At Famous Monsters, we admire self-starters and DIY superstars. Whenever an indie horror film comes onto my radar that sounds too fun to pass up, I always give it a shot over the latest glossy major studio craze. There’s a sense of passion and authenticity in these labors of love that too often goes missing in over-promoted cash grabs (with exceptions, of course — we all loved A QUIET PLACE). Sea creature features are a favorite, from CREATURE FROM THE BLACK LAGOON to THE ABYSS, LEVIATHAN, and beyond.

ISLAND ZERO is advertised as a suspense tale of creature horror about a remote fishing island in Maine that is cut off from the rest of the world when something starts attacking their boats.

As in many films of isolation horror, some of the mechanics have to be taken with a grain of salt. No cell service? No radios? No emergency vehicles? Just a single ferry that comes once a day. Okay, I’ll bite. The suspension of disbelief is a bit extreme, but no more so than any other modern horror film burdened by the advances of technology.

 

To its great advantage, ISLAND ZERO takes suspense cues from JAWS and makes it all about the population of the island before blood even hits the screen. All the requisites are there: the locals, the biologist studying fish populations, the biologist’s daughter and girlfriend and inevitable family tension, the visiting stranger writing a novel, the codgy old fishermen who are used to roughing it and think nothing of a once-regular ferry that seems to be missing in action. Conflicts and conversation exist far before the creature action begins, and you form opinions on these people and their situation early on, which is much more satisfying than a cabin full of vapid teenagers obviously just waiting to die.

Truly, the writing is where this film excels. There is a natural twist in the second half that you don’t see coming, the characters are for the most part well delineated and three dimensional, and the foggy atmosphere of the fishing island where the action takes place gives an eerie quality to all the proceedings.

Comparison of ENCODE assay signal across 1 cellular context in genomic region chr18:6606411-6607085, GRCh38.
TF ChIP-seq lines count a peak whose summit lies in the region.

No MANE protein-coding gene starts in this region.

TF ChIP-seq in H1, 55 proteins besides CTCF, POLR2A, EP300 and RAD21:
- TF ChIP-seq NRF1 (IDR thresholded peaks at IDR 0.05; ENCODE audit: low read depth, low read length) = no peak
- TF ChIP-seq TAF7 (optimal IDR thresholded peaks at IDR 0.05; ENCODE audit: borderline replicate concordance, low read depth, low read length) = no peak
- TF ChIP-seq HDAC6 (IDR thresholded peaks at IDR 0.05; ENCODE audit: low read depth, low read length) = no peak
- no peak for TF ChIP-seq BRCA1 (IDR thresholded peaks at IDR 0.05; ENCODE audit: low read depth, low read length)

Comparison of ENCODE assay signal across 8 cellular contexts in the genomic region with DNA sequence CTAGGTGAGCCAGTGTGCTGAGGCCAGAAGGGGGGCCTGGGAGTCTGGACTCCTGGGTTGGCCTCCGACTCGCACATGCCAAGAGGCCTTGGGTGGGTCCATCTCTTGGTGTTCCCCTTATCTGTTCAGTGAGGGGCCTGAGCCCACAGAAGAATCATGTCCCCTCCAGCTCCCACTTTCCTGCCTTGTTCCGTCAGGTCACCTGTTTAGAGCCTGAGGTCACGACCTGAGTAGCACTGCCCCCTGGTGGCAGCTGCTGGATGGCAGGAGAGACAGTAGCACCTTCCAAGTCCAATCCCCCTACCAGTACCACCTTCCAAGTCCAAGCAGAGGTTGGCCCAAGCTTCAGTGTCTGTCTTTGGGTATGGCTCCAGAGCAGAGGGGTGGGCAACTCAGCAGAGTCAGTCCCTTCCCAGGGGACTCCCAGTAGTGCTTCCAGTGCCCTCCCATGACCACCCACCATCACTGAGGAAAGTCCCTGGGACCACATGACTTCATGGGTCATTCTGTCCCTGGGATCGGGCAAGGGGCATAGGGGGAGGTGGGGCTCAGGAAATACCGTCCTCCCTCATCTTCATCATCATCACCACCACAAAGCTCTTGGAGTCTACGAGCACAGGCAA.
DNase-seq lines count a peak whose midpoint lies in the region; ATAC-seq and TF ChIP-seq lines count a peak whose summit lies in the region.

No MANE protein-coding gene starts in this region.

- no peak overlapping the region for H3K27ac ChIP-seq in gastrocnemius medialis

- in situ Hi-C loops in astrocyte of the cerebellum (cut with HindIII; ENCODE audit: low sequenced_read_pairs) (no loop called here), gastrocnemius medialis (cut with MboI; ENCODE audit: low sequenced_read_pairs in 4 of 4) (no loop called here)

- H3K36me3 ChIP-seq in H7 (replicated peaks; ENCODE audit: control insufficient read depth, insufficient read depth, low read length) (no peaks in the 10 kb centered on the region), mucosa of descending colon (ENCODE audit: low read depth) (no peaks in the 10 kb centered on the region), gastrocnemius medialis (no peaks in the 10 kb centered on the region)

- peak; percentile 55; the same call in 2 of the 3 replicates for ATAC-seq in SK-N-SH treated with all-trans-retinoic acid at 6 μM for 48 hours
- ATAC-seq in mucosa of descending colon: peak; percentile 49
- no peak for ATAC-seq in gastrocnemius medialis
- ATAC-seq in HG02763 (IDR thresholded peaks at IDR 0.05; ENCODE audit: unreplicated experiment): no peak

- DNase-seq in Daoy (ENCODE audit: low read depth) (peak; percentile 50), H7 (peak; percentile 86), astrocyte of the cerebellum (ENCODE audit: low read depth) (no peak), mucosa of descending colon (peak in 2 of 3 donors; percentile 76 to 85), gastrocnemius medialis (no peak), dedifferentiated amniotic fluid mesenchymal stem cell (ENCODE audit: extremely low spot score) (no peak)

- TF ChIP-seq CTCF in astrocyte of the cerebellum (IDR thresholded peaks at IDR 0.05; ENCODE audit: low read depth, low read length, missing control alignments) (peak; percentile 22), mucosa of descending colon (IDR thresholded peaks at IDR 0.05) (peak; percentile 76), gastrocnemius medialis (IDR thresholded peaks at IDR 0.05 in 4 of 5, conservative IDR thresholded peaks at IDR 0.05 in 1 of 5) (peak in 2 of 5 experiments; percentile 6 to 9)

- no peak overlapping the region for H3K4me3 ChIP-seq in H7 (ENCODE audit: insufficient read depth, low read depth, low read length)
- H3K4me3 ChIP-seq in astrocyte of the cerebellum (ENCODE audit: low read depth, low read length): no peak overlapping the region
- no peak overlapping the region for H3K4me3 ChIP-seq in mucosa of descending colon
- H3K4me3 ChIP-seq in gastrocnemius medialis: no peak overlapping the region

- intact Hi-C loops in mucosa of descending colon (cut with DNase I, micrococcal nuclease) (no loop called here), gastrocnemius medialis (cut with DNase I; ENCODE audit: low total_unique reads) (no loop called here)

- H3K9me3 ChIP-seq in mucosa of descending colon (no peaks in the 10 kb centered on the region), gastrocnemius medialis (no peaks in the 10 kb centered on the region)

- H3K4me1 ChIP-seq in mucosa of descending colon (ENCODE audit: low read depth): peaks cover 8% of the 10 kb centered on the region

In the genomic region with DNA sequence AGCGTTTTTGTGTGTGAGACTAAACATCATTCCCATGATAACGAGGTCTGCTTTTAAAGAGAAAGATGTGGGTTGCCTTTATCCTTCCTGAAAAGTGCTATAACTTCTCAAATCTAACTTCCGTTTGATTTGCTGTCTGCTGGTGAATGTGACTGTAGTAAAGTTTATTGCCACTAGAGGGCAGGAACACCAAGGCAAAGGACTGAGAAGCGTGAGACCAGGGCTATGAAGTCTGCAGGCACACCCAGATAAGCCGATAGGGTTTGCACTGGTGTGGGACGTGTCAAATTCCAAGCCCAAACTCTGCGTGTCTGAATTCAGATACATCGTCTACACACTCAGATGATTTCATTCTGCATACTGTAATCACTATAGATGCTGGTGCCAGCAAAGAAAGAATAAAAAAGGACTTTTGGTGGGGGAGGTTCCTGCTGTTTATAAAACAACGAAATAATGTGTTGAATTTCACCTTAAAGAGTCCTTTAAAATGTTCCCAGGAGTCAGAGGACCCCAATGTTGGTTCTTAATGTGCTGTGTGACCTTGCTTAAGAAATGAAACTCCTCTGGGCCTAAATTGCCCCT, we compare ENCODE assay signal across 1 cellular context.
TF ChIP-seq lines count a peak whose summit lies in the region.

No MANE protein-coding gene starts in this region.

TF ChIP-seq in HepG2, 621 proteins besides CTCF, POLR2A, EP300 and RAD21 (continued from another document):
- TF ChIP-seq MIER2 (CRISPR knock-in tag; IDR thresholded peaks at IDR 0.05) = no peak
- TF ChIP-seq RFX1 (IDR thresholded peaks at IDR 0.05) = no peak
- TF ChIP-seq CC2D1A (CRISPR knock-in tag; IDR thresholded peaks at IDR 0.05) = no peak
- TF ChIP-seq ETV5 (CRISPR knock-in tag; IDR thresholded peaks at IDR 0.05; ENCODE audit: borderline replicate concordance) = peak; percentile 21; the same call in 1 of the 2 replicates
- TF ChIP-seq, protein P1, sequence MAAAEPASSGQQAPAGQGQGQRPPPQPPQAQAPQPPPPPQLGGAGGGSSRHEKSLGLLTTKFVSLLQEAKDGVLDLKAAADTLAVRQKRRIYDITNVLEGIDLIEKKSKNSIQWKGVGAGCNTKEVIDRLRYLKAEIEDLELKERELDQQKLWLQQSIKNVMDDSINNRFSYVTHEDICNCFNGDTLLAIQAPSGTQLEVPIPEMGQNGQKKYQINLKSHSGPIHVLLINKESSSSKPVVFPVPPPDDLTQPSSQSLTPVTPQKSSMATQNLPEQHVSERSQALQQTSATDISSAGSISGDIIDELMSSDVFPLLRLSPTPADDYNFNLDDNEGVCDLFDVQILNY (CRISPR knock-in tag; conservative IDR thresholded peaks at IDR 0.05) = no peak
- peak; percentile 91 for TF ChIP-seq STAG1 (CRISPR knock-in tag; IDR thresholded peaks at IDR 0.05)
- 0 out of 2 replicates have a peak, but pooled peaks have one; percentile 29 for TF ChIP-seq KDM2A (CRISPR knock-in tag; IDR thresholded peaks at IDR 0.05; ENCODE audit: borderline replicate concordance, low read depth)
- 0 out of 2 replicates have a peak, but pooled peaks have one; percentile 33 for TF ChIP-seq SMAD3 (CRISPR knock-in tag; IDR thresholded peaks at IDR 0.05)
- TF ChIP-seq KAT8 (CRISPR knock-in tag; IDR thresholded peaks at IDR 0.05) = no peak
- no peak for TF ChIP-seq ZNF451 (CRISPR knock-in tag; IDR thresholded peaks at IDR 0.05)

The screenplay, however, was written by suspense novelist Tess Gerritsen, and in light of this knowledge, I can’t help but wonder if certain aspects of the film worked better on paper. Having Jessie the waitress and Titus the writer hook up on his last night on the island may sound like a natural thing to have happen, but on film it feels forced, like the characters are carefully following a script. Several smaller scenes are similarly awkward in a way that might be intimate in a novel but stumble over their chemistry and context when acted out.

I certainly wouldn’t chalk it up to the acting, which is pretty strong across the board. There are tropes, of course — the obsessive scientist ignoring his home life is a big one — but it’s nothing the likeable (and Maine local) cast can’t work with. A well-cast Laila Robins shines as the island’s doctor Maggie. She seems like a peripheral character in the opening scenes, but as the stakes get higher, Maggie gets tougher, and the survivors feel safe putting her in charge. And in true Maine doomsday-prepper fashion, she reacts with determination instead of panic when an uncovered conspiracy indicates that there is something more sinister than sea creatures at work.

 

So, you ask — what about the monsters?

Well, seeing as ISLAND ZERO is an indie low budget creature feature, you see their effects more often than their actual physical forms. The carnage they leave behind is plenty gory and entertaining, featuring skinless skeletons, the requisite blood splatter on the sides of boats, and a scene of a character’s lower half being ripped from her torso in an impressive display of practical (intestinal) effects.

Unfortunately, the majority of the picture relies on the creatures being invisible to the naked eye, which could be horrifying, but in this case is clearly just to save money. A strategically placed heat-sensing device is used as a way to “view” the creatures, who are not visually impressive (there are a few well-placed tentacles in lieu of any detail), but manage to pose enough of an all-encompassing threat so that the script doesn’t suffer. And in a no-frills local production like this one, that’s honestly the most important element.

As a regular watcher of horror flicks, I also very much appreciated the unusual selection of “survivors” at the film’s end. Survey always says, if you can predict who’s doomed from the start, the writers have done something wrong. There are smatterings of humor throughout, and the action in the final act is enjoyable enough that I could almost forgive the filmmakers for killing a dog in the first five minutes (not really a spoiler, but as a dog owner, I was traumatized).

All in all, I give ISLAND ZERO a basic 7 out of 10 for good dialogue, believable characters, and a moderately high body count (a must). My major complaint is that there wasn’t nearly enough time spent designing and animating the mysterious creatures. Even a CGI mouth with sharp teeth goes a long way.